Lasered with no Veil or Other Countermeasures Used
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Lasered with Valentine One and no Veil or Other Countermeasures Used
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Police Lasered with Whistler Pro 78 Rev B, with no Veil
These videos demonstrate how quickly a laser speed reading normally takes when you drive with no protection.
Even with the most sensitive dash mount laser detector, the Valentine One, without additional protection will not provide advanced warning to the vast majority of police laser encounters and thus sufficient time for you to slow down from such.
With the addition of Veil on the key reflective portions of your automobile, namely the headlights, fog-lights, and front plate (cover), those alert times can extend enough to actually enable an attentive driver to safely slow down while being targeted, without as much risk of being subject to a speeding ticket.
Laser jammers can also be used and are sometimes more effective depending on your particular vehicle's shape and color, however, be aware that such active countermeasures are increasingly coming under the scrutiny by traffic enforcement (as users of such countermeasures repeatedly attempt to jam-to-gun JTG officers) and are subject to being prohibited. Check with your local state or regions rules concerning the "legality" of active countermeasures. A number of police lasers have the ability to detect an active jam attempt (unlike Veil which is NOT a jammer) and some even more advanced systems (while not yet IACP) approved are being specifically designed to defeat active jamming, a development that should not affect Veil's performance, since Veil is a stealth countermeasure, not an active (destructive interfering) one.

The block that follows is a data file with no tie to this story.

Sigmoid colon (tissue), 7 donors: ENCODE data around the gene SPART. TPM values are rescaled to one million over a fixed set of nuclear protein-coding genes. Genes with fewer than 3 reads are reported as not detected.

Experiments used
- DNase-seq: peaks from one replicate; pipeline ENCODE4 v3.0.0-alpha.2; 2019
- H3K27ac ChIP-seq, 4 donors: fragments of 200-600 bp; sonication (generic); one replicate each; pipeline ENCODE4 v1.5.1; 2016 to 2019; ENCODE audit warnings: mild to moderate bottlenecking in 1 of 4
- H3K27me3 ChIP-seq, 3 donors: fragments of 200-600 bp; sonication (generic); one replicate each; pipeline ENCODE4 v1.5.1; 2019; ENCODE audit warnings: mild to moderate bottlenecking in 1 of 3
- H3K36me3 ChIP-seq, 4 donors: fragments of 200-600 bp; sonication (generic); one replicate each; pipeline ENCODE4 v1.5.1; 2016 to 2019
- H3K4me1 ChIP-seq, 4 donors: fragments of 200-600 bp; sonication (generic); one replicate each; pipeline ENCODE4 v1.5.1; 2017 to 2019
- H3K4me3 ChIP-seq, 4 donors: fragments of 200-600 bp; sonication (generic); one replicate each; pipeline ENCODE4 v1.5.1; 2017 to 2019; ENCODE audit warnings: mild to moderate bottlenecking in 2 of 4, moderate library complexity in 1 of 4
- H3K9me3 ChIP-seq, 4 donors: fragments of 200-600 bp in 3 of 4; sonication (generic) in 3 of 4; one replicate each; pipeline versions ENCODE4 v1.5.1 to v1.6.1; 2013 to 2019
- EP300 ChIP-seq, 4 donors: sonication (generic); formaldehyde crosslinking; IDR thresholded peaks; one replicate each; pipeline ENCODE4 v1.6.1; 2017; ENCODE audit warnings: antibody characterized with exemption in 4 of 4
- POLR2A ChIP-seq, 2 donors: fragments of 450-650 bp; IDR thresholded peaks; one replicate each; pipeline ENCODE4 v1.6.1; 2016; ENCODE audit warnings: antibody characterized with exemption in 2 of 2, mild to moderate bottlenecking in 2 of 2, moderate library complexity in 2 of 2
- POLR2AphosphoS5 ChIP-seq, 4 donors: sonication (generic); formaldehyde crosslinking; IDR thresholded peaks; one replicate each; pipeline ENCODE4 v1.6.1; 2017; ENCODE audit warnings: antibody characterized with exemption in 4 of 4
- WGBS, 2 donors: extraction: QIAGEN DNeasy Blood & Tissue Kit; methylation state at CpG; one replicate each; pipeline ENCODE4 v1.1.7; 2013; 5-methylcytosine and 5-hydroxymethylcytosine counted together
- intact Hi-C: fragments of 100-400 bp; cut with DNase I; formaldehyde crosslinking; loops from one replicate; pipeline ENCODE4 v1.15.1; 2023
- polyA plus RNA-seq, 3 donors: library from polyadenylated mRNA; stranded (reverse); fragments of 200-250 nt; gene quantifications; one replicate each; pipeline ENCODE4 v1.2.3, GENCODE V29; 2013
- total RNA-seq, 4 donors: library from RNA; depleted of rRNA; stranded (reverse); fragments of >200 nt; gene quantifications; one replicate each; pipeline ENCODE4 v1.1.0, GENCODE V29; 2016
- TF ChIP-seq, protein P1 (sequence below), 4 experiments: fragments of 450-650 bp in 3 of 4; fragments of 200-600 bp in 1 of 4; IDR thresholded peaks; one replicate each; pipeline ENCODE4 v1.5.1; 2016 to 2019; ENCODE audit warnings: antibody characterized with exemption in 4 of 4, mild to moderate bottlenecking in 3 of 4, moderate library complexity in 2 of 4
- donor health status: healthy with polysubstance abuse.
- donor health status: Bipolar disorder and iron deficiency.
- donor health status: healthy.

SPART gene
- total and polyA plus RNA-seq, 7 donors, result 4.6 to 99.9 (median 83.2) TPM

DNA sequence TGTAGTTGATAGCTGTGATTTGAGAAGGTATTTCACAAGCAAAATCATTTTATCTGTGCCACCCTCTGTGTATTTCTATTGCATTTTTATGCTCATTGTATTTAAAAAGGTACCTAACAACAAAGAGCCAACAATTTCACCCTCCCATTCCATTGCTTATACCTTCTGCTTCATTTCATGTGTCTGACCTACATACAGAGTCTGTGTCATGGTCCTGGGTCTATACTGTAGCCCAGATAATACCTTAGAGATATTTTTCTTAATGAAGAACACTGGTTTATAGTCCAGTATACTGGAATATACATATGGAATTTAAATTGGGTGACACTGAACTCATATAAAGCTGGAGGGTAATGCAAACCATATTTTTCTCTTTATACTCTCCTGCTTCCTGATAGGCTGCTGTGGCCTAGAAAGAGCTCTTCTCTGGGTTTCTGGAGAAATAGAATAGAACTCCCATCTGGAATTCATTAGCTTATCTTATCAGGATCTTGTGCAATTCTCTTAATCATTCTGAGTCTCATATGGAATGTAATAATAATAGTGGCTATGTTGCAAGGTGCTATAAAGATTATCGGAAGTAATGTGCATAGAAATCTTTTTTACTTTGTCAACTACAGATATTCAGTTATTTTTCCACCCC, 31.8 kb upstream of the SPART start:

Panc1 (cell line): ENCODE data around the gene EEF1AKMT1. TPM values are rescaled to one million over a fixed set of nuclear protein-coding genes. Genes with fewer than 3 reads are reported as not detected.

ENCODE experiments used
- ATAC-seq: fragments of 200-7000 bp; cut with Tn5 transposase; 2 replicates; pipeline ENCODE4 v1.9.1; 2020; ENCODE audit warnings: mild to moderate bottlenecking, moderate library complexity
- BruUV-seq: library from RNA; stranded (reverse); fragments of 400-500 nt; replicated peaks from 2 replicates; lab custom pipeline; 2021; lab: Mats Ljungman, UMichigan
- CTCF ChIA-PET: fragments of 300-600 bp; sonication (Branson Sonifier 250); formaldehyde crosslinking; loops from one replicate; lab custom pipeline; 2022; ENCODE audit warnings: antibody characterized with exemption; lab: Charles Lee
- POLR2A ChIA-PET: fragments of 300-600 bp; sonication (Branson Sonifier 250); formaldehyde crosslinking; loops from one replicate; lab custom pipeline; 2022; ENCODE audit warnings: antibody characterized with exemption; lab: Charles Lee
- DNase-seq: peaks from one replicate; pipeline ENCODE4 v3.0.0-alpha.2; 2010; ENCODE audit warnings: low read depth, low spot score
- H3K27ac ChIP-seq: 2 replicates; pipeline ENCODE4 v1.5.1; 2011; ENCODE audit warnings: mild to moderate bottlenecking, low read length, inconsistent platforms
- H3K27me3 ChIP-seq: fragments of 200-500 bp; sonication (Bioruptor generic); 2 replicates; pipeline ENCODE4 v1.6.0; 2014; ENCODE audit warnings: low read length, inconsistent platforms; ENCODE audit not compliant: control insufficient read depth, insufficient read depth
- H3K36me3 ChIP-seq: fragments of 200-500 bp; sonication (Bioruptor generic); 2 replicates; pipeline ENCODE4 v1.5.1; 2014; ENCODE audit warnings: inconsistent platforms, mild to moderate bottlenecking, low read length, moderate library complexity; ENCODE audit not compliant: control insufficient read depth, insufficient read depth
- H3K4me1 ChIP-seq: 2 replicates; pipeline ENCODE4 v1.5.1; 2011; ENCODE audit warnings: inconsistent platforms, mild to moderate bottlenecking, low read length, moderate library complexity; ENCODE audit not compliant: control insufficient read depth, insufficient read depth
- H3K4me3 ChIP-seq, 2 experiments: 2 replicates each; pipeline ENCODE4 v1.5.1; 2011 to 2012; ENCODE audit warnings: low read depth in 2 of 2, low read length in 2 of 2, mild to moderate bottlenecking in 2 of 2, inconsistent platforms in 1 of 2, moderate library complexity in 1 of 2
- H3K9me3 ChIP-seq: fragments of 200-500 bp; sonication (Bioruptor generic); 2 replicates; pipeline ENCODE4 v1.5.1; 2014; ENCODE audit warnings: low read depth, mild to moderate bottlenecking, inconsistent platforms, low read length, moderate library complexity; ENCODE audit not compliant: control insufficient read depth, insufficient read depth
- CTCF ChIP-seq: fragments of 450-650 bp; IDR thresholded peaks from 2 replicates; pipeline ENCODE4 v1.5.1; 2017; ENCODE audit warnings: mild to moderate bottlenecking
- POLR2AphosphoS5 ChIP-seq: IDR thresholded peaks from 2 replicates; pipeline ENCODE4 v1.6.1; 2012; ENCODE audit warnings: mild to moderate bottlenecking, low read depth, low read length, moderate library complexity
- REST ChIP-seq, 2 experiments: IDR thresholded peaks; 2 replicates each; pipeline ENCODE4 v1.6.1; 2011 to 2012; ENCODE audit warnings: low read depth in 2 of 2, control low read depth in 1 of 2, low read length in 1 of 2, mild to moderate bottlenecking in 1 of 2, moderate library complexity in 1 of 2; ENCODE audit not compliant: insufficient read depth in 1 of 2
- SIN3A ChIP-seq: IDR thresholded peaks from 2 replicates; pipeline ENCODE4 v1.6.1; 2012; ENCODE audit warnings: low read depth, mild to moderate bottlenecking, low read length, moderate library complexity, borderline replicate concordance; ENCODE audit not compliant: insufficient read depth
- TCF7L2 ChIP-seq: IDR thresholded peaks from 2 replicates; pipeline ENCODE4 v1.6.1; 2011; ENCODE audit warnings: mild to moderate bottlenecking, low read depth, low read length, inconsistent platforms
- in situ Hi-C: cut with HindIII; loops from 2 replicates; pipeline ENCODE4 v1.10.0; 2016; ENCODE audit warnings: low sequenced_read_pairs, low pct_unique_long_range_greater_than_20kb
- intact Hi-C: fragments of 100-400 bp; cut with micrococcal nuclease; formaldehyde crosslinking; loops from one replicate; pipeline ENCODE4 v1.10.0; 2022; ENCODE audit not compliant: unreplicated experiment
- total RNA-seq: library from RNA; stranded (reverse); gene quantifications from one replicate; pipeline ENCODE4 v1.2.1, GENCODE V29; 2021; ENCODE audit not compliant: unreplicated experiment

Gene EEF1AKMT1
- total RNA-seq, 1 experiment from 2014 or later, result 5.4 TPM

In places where it's permitted, using both technologies, stealth and active, will provide the best defense. (This is something our fine military has known for a very-long time).
So I was thinking about buying some Veil. I know that it's effective but if I apply it to my headlights or any other part of the car will it leave a residue or film. I'm kinda anal about my car so I don't want to use anything that will damage the finish.
We have found that in some instances if Veil is applied to especially UV-damaged plastic headlight housings then there is a potential of a slight violet-ish residue that can be left behind which can be removed with wet-sanding and polish/plastic restorer.
However, we recommend that such headlight/plastic housings be "repaired" before applying Veil, because your light output is probably already compromised.
Of course, Veil is not meant to go on a vehicle's painted surface. It is meant to be applied either to the headlights, foglights, and/or license plate covers, that's it.
Hope this sufficiently answers your question.
Veil Guy :driver:
That's what I needed to know. Thanks VG!
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